Comments made by the President to Radio New Zealand justified the move based on the need to hold the Bougainville independence referendum: ‘The people of Bougainville are determined to have the referendum and they must find the money to fund the referendum,’ the President said. ‘One way of doing it would be if we started our own company and generated the revenue to enable us to conduct the referendum. We cannot sit on our hands.’
‘As our recent study of the question demonstrates, we are highly dubious that mines like Panguna could ever raise enough revenues to satisfy both foreign investors and the people of Bougainville,’ said Dr Fletcher.
‘It is certainly impossible that the mine will raise any revenues before the independence vote. It will take years for the building/repair of infrastructure, the completion of environmental studies and other importance processes that need to take place before the mine can generate revenue.’
Background—Mining on Bougainville
The Panguna Mine was one of the world’s biggest copper-gold mines until a civil war forced its closure in 1989. The war took up to 20 000 lives and displaced an additional ten thousand people. The Panguna Mine was a leading cause of the war. The communities have not been offered redress for the damage.
Since 2009, there has been a push to re-open the mine, with proponents claiming that Bougainville needs the mine to be economically independent. President Momis has been at the forefront of this fight, under the auspices of former operator Bougainville Copper Limited (BCL), claiming that it would be the best and quickest option to generate revenue.
In December 2017, however, the president announced a moratorium of mining at Panguna and revoked BCL’s mining license, after a meeting of landowner meetings voted against such an extension.
See here for more information about the history of mining in Bougainville.
About Dr Luke Fletcher
Dr Luke Fletcher is the Executive Director of the Jubilee Australia Research Centre. He is the principal author of a number of Jubilee’s reports, including Pipe Dreams (2012) about the PNG LNG project and Risky Business (2009) on the activities of Australia’s export credit agency, Efic. Dr Fletcher has a PhD in Politics and International Studies from the University of Cambridge and has been involved in Jubilee in both staff and Board roles since 2005.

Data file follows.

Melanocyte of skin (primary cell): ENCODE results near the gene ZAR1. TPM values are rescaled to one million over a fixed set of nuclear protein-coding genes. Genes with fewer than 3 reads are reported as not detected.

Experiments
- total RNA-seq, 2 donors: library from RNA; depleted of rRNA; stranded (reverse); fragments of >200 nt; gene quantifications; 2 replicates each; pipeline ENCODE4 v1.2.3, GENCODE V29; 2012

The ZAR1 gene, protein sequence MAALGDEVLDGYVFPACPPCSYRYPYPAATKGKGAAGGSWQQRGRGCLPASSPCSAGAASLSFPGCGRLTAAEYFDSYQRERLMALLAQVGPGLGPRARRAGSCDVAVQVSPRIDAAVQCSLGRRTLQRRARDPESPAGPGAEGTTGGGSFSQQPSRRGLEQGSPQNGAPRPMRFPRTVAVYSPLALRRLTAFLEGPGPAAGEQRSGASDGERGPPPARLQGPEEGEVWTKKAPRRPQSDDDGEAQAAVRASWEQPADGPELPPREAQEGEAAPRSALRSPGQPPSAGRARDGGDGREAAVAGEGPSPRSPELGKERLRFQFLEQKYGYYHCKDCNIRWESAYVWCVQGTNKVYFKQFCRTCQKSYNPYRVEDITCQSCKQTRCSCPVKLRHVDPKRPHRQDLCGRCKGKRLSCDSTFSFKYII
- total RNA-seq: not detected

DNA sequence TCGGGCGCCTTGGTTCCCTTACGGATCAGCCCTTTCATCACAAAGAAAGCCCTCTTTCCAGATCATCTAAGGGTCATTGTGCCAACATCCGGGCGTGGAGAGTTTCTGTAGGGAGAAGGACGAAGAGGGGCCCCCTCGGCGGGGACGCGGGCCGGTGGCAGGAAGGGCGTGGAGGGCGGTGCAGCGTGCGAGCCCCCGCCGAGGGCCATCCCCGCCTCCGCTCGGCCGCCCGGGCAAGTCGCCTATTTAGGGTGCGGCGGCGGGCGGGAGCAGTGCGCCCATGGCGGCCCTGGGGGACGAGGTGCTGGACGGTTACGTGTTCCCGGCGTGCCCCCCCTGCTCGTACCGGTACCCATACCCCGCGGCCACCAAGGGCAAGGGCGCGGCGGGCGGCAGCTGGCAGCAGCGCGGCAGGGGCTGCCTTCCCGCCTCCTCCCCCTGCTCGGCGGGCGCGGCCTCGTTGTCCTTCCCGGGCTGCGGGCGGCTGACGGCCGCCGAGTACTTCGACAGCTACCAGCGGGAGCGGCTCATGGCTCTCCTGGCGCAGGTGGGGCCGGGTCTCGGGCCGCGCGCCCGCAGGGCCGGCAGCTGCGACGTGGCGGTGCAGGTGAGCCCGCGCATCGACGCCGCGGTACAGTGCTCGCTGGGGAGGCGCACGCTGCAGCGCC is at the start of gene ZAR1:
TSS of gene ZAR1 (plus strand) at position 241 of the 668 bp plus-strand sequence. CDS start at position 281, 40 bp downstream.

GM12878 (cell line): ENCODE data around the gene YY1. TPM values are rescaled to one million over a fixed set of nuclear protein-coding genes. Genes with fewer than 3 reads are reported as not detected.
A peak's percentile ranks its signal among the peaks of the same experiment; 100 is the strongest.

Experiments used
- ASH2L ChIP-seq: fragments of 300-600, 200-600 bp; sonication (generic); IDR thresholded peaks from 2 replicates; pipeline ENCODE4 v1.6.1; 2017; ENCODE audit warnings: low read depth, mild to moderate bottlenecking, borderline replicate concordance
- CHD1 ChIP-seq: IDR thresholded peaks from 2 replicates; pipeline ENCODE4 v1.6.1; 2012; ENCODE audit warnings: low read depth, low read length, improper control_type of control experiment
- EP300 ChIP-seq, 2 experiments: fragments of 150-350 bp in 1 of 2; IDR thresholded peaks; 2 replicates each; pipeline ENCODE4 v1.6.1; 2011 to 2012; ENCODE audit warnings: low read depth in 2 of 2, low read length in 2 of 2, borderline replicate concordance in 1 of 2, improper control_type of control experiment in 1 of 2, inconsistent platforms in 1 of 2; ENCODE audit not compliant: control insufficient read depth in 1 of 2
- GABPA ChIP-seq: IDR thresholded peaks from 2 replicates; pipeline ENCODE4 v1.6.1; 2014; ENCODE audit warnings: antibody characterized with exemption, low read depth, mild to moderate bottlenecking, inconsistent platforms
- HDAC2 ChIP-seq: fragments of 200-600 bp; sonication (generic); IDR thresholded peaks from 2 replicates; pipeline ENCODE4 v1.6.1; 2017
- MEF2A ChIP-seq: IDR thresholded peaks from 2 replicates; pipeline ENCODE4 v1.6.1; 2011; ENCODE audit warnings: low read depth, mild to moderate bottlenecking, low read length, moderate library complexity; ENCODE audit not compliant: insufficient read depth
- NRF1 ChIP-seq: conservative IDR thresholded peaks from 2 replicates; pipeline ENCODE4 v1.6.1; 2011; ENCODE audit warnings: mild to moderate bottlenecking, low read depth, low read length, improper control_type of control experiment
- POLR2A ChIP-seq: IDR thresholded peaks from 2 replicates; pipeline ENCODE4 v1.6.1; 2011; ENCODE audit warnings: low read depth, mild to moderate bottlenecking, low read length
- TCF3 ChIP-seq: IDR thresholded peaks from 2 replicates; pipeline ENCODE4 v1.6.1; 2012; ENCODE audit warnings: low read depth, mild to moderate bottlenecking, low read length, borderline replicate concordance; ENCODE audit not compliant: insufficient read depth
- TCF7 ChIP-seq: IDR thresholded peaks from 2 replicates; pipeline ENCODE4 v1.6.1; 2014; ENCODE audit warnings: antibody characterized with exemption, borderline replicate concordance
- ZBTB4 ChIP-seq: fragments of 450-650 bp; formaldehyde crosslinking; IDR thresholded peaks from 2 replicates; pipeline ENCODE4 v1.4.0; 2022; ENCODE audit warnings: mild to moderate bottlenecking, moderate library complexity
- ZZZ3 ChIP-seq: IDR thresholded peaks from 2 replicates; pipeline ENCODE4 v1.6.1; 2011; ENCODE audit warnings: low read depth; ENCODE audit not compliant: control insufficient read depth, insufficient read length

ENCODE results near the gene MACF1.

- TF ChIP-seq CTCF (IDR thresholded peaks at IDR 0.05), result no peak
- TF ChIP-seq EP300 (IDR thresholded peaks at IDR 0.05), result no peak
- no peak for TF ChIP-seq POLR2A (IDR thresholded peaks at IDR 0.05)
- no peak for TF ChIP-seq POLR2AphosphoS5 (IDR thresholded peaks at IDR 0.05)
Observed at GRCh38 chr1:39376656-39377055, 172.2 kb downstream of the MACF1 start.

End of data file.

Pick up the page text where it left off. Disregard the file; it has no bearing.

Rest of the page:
About JARC (www.jubileeaustralia.org)
The Jubilee Australia Research Centre (JARC) engages in research and advocacy to promote economic justice for communities in the Asia-Pacific region and accountability for Australian corporations and government agencies operating there. Jubilee’s work has been quoted in Australia and international media:The Australian, ABC, The Guardian, Reuters, The Asia Pacific Report. Jubilee has made Parliamentary submissions to a number of government inquiries as well as provided testimony.
Jubilee Australia’s sustained engagement on the question of Bougainville's development has provided information and awareness that has helped the people of Bougainville resist the reintroduction of mining on the island. ‘Voices of Bougainville’ explores the voices of the communities surrounding the Panguna Mine and found that those interviewed almost unanimously shared the view that the re-opening of the mine should not be linked to Bougainville’s independence. ‘The Devil in the Detail’ reports on the serious deficiencies in the Bougainville Mining Law, and how it fails to adequately protect the Free, Prior and Informed Consent of Bougainvilleans. ‘Growing Bougainville’s Future’ examines the question of ‘to mine or not to mine’ and concludes that there are other more sustainable options for Bougainville to pursue.
On mainland PNG, Jubilee has been one of the few voices that has questioned the benefits of the gas sector for the people of PNG and has explored the impacts of the Exxon-led and Australian-supported PNG LNG project. ‘Double or Nothing’ catalogues the economic impacts of the project at a national level and found that it has contributed to PNG going backwards on most economic indicators. ‘On Shaky Ground’ examines the impact of the PNG LNG project on the local communities and found undelivered development promises, a frustrated community and increasing risk of violence.
Amendments to Mining Act (221 KB)